Think about it, are we about to put our fate on the highways in the hands of computers, computers which operate on programs based upon thousands and thousands of "what it" scenarios governing how they will respond? Or are we better off trusting man, a weak and often faulty character who nevertheless generates the scientists and engineers who design and prepare the very driverless vehicles that are claimed to be so fail safe? I think there are a lot more questions than answers and we need to be very careful before we hop on the nearby overcrowded and fast moving interstate while trusting a computer to keep us safe.
Now what made me think of this aspect of modern life? Well, I recently watched the story of US Airways Captain Chesley Sullenberger, the man who landed his plane in the Hudson River after a bird strike when taking off from LaGuardia Airport on the way to Charlotte. Most will remember this miraculous story which ended up with all one hundred fifty-five passengers and crew living to tell the story. "Sully" is a former Air Force fighter pilot with long term service as a commercial pilot, safely delivering over one million passengers to their destinations safely over four decades. And during the short two hundred and eight seconds from takeoff until forced water landing in the river, the entire career of this excellent pilot was under the gun by the National Transportation Safety Board hearings, convened to determine cause.
Now it's very important that these hearings and investigations be held, for having an aviation system that is safe and optimal is critical, but the board always seems to look first for pilot error and, of course, bases most of it's determinations upon computer simulation. Models are established which include varying scenarios and they are used to determine the viability or not of the pilot's actions. But one thing that is often left our or at least not given fair consideration is the human factor and what it contains, and this was the case with the investigation of the US Airways flight. But Sullenberger held his ground, made his argument thoroughly and convincingly, and when human simulations were conducted as he requested, using real pilots in a training simulator to carry out the actions according to the computer models, he found the flaw. The models did not include a thirty-five second period in the short flight from time of the bird strike until the Captain received clearance to try and return. And that proved to be the factor that required him to land in the Hudson, the only place open enough and smooth enough to avoid massive damage and death. The computers had not been properly set to pick that up.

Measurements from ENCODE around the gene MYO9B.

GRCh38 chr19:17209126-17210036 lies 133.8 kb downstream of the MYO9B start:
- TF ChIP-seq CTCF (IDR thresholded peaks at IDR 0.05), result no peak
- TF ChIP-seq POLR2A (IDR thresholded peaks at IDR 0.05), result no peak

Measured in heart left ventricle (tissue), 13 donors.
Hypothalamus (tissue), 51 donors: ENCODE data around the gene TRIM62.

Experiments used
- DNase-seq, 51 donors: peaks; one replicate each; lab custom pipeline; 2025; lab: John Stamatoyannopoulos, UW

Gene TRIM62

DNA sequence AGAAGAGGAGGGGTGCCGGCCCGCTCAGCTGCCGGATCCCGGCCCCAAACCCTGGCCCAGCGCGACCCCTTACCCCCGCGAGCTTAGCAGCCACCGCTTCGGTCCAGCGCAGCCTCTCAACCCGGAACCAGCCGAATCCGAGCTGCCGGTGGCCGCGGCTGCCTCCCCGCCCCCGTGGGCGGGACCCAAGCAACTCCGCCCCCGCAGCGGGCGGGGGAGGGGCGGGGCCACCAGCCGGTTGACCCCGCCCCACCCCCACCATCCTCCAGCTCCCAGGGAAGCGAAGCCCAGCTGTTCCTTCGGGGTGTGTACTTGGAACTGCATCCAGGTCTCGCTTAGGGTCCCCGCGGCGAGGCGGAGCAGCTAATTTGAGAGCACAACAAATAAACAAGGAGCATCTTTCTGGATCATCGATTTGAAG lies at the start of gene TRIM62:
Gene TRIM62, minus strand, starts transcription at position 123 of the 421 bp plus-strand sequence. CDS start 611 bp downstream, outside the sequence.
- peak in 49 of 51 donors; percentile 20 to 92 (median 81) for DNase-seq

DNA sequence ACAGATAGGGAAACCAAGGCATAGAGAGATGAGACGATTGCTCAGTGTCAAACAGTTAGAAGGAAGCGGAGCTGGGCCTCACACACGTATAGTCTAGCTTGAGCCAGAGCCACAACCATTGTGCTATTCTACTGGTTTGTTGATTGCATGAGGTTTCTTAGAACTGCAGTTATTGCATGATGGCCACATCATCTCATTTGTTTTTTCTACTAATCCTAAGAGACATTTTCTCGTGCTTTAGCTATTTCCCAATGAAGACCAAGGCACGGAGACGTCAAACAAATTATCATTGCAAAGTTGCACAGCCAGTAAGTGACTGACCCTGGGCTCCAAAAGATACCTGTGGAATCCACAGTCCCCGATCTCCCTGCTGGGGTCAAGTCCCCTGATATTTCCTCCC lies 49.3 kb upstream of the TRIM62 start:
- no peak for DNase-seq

So looking ahead, what is the likelihood of a similar situation with driverless cars or pilotless planes in our future? And as the traffic, on the roads and in the air continues to expand endlessly, can we be reasonably certain that the computers controlling the movement safely will accurately assess the situation where many vehicles are still operated by man? And what about the susceptibility to hacking? I think the questions are huge and the answers few, so I would hope any such effort would be extremely careful and deliberate, not rushed in a manner like the automaker Tesla is already talking about. Frankly, I hope I'm dead and buried before it ever becomes common. Just my opinion, folks, you are certainly entitled to your own.